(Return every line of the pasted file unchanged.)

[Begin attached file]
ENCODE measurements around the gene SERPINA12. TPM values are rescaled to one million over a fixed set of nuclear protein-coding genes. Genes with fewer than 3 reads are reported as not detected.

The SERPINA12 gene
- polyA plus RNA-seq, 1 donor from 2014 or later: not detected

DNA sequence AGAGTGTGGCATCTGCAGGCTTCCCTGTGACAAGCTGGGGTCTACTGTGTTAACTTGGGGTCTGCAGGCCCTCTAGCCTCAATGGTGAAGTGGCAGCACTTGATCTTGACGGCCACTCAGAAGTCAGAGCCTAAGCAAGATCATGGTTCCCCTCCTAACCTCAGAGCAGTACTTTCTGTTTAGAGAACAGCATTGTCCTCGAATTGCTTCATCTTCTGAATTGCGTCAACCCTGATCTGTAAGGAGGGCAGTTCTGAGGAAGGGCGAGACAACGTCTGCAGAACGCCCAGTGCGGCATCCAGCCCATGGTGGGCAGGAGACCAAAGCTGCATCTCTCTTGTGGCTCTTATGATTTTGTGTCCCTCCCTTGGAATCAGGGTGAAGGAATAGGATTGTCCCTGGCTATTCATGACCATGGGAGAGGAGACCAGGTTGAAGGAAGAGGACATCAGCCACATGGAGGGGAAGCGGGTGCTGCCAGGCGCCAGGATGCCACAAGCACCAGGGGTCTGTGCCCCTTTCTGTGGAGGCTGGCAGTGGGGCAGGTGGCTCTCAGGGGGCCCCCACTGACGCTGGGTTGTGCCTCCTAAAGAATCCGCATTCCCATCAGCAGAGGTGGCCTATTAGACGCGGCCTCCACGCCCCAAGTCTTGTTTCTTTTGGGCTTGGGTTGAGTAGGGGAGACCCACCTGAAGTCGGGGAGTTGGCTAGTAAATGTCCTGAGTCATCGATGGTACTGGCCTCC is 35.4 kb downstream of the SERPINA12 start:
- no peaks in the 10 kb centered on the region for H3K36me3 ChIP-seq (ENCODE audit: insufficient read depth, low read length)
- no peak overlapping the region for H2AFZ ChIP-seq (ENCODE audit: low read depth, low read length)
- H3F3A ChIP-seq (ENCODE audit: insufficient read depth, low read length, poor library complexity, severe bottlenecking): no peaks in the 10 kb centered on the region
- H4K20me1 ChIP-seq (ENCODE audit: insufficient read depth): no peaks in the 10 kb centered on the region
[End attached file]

ENCODE measurements around the gene SERPINA12. TPM values are rescaled to one million over a fixed set of nuclear protein-coding genes. Genes with fewer than 3 reads are reported as not detected.

The SERPINA12 gene
- polyA plus RNA-seq, 1 donor from 2014 or later: not detected

DNA sequence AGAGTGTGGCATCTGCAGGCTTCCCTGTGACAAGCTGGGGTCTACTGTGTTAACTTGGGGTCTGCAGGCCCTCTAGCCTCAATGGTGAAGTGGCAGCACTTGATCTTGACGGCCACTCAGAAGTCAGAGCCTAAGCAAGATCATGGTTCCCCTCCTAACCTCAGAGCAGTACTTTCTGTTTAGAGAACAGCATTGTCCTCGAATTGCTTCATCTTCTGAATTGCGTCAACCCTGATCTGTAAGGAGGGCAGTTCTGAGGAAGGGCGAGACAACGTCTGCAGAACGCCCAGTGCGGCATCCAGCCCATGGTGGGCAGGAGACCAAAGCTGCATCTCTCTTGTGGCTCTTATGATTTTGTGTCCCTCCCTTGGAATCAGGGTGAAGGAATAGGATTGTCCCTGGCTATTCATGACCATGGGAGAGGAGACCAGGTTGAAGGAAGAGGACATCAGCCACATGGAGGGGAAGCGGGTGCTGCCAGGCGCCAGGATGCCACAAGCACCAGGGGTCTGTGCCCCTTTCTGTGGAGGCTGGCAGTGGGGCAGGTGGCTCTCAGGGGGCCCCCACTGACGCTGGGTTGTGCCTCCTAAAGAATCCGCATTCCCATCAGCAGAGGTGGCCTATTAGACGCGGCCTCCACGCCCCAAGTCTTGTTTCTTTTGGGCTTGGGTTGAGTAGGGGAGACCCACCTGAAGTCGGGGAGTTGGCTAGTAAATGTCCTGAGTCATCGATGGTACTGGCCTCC is 35.4 kb downstream of the SERPINA12 start:
- no peaks in the 10 kb centered on the region for H3K36me3 ChIP-seq (ENCODE audit: insufficient read depth, low read length)
- no peak overlapping the region for H2AFZ ChIP-seq (ENCODE audit: low read depth, low read length)
- H3F3A ChIP-seq (ENCODE audit: insufficient read depth, low read length, poor library complexity, severe bottlenecking): no peaks in the 10 kb centered on the region
- H4K20me1 ChIP-seq (ENCODE audit: insufficient read depth): no peaks in the 10 kb centered on the region